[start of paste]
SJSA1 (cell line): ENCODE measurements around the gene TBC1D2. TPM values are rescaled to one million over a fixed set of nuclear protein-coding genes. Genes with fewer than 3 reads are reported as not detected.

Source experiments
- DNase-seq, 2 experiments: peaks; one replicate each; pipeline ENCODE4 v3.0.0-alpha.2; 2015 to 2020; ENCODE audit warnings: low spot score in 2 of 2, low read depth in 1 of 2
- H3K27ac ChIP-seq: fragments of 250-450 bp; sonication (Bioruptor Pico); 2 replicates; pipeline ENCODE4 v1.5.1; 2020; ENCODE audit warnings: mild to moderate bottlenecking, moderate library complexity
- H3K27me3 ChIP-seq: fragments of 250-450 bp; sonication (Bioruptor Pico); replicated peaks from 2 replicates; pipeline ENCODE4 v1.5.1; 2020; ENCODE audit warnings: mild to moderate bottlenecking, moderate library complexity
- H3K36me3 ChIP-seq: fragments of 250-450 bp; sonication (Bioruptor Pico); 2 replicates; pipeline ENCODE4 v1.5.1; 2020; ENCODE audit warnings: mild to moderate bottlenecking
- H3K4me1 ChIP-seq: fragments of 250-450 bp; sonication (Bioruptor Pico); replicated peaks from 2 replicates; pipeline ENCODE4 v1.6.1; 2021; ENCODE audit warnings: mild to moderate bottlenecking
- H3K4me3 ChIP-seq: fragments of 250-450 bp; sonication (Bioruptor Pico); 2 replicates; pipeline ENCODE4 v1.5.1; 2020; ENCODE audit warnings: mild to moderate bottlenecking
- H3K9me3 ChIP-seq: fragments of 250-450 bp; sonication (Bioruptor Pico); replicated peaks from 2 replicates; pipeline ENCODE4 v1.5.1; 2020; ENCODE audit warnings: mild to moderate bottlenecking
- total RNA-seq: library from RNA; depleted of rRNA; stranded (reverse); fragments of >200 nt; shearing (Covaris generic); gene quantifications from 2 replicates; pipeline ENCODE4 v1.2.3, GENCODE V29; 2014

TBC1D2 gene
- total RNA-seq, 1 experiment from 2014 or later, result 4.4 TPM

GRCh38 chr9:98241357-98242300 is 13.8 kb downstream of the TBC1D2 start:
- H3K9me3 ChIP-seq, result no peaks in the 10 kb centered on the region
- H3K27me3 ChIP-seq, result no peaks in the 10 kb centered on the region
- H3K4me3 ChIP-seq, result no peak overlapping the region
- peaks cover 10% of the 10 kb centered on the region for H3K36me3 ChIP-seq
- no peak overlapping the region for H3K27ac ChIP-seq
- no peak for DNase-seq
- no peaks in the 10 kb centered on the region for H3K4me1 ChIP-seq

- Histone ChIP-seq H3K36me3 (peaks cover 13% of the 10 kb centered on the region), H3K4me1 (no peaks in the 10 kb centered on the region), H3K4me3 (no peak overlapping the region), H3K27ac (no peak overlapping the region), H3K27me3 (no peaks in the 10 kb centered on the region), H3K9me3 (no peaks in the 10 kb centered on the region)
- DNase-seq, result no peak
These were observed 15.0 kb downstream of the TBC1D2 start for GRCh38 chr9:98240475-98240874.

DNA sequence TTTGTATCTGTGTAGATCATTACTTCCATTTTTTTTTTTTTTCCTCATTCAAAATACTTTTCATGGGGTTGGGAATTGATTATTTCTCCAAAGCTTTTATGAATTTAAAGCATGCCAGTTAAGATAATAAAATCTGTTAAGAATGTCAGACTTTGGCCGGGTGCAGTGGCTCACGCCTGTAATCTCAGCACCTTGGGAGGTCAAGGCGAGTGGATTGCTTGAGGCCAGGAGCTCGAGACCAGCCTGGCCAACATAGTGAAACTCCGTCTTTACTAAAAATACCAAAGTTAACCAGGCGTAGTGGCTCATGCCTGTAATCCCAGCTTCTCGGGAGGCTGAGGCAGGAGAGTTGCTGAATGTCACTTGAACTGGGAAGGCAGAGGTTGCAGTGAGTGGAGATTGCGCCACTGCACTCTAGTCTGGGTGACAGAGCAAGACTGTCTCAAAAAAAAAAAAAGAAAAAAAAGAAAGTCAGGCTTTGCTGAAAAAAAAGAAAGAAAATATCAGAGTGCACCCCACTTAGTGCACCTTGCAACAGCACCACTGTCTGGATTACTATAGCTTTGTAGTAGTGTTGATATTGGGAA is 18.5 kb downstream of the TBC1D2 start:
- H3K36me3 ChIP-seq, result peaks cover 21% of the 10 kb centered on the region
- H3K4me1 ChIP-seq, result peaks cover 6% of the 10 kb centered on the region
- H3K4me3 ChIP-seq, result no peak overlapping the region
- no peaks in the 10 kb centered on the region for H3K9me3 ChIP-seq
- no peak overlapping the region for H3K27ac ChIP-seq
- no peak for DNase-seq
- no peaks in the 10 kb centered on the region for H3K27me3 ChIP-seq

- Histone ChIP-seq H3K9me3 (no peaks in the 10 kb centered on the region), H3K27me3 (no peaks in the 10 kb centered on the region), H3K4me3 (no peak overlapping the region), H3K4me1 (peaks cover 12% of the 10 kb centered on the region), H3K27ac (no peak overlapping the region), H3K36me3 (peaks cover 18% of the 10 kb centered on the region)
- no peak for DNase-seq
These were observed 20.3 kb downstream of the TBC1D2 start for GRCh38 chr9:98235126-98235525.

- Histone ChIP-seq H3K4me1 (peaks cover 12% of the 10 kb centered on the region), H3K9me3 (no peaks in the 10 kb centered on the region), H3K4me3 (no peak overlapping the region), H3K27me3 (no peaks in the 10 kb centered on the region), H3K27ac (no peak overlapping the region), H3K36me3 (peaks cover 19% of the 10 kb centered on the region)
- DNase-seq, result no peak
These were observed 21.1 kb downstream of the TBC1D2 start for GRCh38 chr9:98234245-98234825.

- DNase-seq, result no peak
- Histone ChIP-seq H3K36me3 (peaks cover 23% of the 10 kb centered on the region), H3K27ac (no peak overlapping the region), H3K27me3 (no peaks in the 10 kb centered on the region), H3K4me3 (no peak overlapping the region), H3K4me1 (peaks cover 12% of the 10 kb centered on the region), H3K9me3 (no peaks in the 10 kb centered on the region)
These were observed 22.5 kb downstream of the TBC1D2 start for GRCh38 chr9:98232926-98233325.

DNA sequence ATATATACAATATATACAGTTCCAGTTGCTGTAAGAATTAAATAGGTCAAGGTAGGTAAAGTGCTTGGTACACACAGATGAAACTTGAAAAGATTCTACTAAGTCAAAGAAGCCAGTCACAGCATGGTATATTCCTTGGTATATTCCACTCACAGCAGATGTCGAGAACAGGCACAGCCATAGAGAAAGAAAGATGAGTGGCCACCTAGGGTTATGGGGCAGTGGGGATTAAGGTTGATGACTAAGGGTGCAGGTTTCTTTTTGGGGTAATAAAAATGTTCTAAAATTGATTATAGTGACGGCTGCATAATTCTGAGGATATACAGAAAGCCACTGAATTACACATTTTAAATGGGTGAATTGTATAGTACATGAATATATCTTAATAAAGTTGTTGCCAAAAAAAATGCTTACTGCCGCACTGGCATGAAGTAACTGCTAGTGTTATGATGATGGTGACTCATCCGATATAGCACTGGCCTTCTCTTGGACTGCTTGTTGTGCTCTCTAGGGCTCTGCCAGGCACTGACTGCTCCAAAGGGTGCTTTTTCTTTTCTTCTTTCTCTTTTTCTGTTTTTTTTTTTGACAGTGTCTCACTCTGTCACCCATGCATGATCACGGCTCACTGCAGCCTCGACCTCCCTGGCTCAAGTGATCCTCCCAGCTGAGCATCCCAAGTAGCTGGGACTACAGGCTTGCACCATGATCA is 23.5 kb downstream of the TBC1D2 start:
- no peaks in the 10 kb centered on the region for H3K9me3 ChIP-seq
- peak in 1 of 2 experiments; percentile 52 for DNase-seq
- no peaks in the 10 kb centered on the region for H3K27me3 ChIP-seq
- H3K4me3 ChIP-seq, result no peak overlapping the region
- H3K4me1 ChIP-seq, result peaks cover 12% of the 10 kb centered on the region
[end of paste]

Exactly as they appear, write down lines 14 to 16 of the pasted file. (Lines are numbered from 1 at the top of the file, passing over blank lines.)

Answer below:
- H3K9me3 ChIP-seq, result no peaks in the 10 kb centered on the region
- H3K27me3 ChIP-seq, result no peaks in the 10 kb centered on the region
- H3K4me3 ChIP-seq, result no peak overlapping the region